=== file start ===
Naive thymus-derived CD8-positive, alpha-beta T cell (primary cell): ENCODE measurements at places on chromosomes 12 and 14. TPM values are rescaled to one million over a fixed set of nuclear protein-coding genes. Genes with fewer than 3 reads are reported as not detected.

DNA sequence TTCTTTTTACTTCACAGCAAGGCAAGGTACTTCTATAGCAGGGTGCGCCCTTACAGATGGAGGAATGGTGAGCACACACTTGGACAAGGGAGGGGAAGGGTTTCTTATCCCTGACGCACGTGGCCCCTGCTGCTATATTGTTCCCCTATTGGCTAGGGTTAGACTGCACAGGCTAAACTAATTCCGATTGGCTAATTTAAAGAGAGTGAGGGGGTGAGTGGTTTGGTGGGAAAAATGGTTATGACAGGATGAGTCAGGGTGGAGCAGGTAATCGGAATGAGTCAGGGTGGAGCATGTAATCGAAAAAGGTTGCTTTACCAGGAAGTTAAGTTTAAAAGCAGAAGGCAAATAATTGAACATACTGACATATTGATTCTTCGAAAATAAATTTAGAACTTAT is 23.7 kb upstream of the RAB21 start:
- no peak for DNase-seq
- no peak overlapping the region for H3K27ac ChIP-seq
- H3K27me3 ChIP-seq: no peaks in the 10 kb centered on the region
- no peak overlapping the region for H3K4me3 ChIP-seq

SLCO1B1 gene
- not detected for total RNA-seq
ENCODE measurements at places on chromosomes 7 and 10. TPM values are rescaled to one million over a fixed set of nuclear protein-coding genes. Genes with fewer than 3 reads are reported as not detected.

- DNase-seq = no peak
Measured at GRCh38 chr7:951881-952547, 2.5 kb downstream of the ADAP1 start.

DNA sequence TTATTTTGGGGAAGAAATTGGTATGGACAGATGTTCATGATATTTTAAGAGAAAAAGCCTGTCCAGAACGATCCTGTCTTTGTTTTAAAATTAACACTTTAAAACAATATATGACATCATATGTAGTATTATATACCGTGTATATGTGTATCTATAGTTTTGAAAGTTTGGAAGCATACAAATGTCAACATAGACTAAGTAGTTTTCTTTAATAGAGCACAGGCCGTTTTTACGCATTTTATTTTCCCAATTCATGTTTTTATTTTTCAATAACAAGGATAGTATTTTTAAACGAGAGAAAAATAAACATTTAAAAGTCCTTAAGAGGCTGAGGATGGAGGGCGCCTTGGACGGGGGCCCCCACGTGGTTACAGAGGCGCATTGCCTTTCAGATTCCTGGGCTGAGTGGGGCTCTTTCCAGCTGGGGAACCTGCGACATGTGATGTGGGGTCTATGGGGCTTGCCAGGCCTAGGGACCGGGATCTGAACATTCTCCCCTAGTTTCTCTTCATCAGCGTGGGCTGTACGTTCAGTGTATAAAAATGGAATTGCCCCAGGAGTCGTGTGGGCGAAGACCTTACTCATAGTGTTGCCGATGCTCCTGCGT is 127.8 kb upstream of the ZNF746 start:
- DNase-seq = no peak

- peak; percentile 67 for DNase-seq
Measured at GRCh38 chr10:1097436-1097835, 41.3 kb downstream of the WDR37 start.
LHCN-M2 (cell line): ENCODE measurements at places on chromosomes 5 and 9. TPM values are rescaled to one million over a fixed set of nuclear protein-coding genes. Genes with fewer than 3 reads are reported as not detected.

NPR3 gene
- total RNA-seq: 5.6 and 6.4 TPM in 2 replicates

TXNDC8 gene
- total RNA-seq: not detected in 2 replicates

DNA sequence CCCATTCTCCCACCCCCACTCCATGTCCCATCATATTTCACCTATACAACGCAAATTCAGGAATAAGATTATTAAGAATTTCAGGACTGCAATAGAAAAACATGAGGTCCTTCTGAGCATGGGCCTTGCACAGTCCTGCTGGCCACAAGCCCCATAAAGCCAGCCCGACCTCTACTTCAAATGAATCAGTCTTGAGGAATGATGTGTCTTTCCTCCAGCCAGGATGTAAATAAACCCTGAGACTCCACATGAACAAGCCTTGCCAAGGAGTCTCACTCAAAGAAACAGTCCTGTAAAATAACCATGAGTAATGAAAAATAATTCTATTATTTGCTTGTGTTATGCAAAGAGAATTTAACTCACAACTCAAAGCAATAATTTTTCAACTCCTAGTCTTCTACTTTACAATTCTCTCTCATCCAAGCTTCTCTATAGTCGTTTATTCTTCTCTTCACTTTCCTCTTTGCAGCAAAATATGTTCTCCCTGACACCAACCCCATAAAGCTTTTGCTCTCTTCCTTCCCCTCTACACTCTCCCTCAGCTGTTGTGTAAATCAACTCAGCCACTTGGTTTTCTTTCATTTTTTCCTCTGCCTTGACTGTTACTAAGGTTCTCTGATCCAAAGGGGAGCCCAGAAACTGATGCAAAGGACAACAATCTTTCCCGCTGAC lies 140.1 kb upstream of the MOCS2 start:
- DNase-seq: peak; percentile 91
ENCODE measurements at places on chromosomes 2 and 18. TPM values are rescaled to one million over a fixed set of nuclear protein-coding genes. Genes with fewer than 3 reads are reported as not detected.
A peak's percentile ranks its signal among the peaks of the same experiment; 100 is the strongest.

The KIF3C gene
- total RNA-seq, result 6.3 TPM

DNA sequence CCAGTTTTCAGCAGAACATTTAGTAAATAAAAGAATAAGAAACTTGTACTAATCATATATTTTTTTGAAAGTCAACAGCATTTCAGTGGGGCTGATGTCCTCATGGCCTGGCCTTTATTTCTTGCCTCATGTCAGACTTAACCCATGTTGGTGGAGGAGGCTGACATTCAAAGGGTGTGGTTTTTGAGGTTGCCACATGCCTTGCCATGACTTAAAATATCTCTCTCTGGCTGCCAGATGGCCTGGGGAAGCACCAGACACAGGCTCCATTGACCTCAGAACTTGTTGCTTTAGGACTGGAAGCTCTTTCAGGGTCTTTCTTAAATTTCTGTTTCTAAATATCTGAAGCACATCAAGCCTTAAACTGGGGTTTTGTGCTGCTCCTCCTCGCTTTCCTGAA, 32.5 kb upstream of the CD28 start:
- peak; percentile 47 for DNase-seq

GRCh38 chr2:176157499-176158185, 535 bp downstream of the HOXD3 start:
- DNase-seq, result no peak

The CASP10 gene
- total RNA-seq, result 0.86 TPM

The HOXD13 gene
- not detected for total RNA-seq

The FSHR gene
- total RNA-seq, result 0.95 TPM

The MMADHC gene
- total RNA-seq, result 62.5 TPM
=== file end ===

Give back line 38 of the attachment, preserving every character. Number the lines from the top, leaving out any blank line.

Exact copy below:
- total RNA-seq, result 62.5 TPM